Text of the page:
DBS’ NAV Planner gathers data from clients, uses algorithms and heuristics to generate tailored insights to coach clients though bite-sized nudges. It is powered by more than 100 AI models, connected over 2 million clients in Singapore.
Eventually, the firm will be able to recognise client needs based on analysing the latest client and market information, decide on the relevant investment action and execute within guard-rails without any intervention, albeit complemented with continuous client communication. Australian neobank Douugh is attempting to build an automatic execution experience – automatically paying bills, making sure the client can cover them, putting money towards savings goals and investing money, and holding the client accountable to a budget. US-based Acorns does something similar.
Connected strategy can lift business efficiency
The economics of the private wealth business are a function of two variables –
- Willingness to pay – depends on perception of performance, reputation, products & services, personalization (amend this list with results from RM survey)
- Fulfilment costs – includes cost of client acquisition, the cost of engagement and advice (advisors, investment office, product management), the cost of execution (transaction platforms, operations) and functional costs (technology, compliance, support functions). The cost-to-income ratio captures fulfilment costs.
While the HNW client is willing to pay high fees, the high touch model means that the fulfilment costs are also high. The cost-to-income ratio of private wealth firms hovers around 75-80% of the fees received. Bank-based wealth management divisions have lower costs at 50-75%.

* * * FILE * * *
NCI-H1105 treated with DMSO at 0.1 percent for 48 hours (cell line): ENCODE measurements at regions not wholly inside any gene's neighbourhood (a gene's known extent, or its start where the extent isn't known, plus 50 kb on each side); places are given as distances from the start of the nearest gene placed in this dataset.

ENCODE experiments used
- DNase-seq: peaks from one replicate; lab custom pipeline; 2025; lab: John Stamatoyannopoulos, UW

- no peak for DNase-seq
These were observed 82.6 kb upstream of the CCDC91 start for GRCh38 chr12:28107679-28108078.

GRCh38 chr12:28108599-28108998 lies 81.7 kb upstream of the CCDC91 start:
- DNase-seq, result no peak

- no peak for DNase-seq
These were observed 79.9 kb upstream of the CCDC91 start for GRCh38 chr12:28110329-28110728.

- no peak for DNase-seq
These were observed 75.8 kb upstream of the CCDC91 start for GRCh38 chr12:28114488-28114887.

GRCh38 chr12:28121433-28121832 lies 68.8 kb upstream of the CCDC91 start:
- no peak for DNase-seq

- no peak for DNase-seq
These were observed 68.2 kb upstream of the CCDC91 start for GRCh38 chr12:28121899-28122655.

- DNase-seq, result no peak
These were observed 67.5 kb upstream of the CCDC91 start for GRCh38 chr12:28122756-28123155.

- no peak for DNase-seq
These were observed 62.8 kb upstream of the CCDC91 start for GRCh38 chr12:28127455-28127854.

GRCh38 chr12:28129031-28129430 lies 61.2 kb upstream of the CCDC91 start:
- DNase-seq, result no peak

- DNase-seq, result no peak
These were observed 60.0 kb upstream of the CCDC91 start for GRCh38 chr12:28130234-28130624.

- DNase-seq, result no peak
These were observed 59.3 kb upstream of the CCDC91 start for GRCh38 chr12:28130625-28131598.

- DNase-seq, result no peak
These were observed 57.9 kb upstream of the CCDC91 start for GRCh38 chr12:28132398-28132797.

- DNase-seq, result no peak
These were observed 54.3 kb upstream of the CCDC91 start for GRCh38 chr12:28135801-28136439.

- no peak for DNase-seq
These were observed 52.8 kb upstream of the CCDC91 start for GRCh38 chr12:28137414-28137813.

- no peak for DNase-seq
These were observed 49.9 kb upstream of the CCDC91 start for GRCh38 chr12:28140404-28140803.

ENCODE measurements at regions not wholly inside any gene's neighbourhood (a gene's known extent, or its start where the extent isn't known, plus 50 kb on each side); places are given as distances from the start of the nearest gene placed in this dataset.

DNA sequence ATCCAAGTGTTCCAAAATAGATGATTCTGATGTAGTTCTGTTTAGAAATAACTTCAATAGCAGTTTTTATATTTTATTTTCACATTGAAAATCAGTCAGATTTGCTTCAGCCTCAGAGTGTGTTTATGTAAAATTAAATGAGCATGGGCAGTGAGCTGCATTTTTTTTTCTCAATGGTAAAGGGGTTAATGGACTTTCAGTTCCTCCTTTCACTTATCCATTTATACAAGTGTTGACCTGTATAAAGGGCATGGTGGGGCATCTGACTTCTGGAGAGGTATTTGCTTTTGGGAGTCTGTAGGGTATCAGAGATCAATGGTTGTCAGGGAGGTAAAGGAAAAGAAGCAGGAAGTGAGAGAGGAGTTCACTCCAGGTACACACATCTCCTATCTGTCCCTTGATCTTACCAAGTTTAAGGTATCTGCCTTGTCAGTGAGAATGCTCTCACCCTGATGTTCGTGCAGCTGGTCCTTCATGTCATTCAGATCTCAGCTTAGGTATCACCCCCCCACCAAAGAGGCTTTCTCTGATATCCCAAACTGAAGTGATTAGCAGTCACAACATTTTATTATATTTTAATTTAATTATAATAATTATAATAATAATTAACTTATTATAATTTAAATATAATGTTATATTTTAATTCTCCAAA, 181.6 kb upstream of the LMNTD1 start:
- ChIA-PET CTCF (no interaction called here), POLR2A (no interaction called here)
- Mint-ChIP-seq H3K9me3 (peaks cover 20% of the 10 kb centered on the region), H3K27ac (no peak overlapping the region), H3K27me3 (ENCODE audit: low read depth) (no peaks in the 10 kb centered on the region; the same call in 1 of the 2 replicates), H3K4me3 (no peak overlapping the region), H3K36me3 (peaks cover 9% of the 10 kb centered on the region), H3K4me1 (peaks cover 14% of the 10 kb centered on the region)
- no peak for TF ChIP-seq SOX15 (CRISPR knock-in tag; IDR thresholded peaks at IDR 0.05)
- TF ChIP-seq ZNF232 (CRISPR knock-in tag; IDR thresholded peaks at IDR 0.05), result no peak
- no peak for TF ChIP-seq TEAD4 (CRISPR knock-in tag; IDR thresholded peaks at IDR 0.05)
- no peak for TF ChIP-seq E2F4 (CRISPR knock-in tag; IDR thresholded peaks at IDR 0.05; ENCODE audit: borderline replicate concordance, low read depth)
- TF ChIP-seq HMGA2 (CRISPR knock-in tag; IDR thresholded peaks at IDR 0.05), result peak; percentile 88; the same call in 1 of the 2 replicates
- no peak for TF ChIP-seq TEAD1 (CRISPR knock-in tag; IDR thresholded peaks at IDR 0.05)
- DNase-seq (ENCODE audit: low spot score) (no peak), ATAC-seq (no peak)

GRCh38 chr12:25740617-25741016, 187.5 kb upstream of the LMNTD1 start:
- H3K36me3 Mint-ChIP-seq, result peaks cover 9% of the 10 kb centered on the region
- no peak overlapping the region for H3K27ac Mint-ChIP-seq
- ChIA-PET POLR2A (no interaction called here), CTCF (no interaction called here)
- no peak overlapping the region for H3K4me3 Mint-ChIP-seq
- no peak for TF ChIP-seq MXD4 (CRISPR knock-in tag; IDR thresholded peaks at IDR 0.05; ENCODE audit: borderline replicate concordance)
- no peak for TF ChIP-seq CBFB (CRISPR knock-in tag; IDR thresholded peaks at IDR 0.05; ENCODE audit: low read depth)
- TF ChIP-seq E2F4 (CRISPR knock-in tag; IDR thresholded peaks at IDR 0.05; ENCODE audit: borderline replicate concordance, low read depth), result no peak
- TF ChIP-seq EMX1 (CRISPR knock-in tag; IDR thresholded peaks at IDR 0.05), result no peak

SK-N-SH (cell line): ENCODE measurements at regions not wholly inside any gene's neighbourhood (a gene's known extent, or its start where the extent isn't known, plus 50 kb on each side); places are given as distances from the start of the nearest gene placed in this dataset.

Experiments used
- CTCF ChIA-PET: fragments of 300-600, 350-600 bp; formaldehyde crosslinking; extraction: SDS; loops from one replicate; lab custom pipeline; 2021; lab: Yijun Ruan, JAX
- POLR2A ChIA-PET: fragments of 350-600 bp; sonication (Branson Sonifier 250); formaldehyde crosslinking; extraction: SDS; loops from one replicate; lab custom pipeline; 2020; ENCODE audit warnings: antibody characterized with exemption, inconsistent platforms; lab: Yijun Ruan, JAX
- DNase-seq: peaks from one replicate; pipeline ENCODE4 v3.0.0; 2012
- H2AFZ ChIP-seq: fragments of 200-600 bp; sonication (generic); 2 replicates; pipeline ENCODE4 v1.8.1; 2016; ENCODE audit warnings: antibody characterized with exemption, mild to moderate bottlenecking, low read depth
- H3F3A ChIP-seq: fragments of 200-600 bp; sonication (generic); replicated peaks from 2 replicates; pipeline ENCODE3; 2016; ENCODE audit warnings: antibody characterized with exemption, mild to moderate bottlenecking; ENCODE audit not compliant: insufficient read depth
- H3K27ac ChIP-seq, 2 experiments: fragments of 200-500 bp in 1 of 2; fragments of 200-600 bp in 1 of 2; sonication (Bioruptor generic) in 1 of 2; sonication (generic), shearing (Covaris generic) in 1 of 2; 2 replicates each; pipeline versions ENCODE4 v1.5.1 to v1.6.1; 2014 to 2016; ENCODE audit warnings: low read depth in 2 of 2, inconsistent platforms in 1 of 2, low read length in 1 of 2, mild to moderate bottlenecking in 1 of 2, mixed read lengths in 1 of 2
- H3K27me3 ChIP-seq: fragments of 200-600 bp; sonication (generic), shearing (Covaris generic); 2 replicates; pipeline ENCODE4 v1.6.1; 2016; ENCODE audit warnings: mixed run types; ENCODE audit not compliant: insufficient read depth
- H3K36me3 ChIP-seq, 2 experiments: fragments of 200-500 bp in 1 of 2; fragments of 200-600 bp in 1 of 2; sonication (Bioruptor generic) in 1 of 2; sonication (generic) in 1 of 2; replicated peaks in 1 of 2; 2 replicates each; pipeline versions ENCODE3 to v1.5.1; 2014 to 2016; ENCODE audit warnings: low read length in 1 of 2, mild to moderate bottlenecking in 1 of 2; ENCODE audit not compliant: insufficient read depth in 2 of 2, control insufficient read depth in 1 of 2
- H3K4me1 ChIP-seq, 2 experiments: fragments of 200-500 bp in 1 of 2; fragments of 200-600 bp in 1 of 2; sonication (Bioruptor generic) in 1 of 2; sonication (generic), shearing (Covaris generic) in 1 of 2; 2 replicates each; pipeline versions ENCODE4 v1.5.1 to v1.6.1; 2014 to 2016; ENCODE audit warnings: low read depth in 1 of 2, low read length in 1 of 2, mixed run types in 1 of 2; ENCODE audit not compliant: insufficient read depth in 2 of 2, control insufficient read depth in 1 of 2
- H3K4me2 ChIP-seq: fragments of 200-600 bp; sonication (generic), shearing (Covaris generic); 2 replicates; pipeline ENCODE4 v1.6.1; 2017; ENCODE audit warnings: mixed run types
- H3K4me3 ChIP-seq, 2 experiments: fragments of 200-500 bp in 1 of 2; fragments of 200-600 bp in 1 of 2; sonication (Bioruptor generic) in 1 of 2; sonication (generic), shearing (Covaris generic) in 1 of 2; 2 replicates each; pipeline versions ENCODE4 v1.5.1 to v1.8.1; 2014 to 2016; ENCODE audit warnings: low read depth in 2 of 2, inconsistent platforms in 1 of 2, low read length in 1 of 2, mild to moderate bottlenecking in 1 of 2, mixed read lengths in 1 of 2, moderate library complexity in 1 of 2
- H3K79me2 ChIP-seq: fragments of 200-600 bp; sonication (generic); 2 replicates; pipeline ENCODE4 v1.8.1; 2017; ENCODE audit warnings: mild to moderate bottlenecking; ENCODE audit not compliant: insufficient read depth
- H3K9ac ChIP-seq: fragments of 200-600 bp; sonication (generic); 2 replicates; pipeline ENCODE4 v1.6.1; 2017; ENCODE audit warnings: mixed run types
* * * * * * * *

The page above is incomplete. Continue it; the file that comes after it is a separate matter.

Until recently, private wealth firms were looking at technology to lower cost to income ratios. But the advent of fintech in wealth management ie robo-advisory could mean that PW needs to also look to protect its client base. While robo-advisory firms are mostly targeting mass affluent customers but could possibly encroach on the HNW segment, especially the digitally savvy millennials.
Redesigning information flows
Wealth firms need to collect much more data and organize information flows much more efficiently. However, clients are generally unwilling to give their information since they don’t see any obvious benefit and don’t have a trust-based relationship. The paper quotes a study that says clients interact with greater honesty and confidence on connected platforms in private than with an adviser. The authors contend that the ‘repeat’ dimension will allow managers to progressively collect data on clients and increase personalisation over time.
The paper runs through connected producer architectures citing examples.
The paper ends with several implications for wealth managers –
1. Connected wealth managers will augment their digital channel experiences and capabilities for advice and decision making, going beyond transactional convenience.
2. Connected wealth managers will redefine the role, skillset and economics of advisors.
3. The channel mix will change materially, reducing share for traditional bank-based wealth managers. A survey HNW customers in Asia said that over 90 percent would become a big tech wealth client.
4. Connected wealth managers with automated, data-driven advice capabilities will gain operating leverage and progressively reach a ‘Turing Test’ moment.
5. The industry’s ecosystem will broaden further as connected wealth managers adopt a ‘string of pearls’ partnership approach along the entire customer journey.
6. Connected wealth managers will blend skillsets and client experiences from technology-led firms with new ways of delivering unbundled, personalized solutions.
7. Connected wealth managers will partner with regulators to shape tomorrow’s rules of engagement.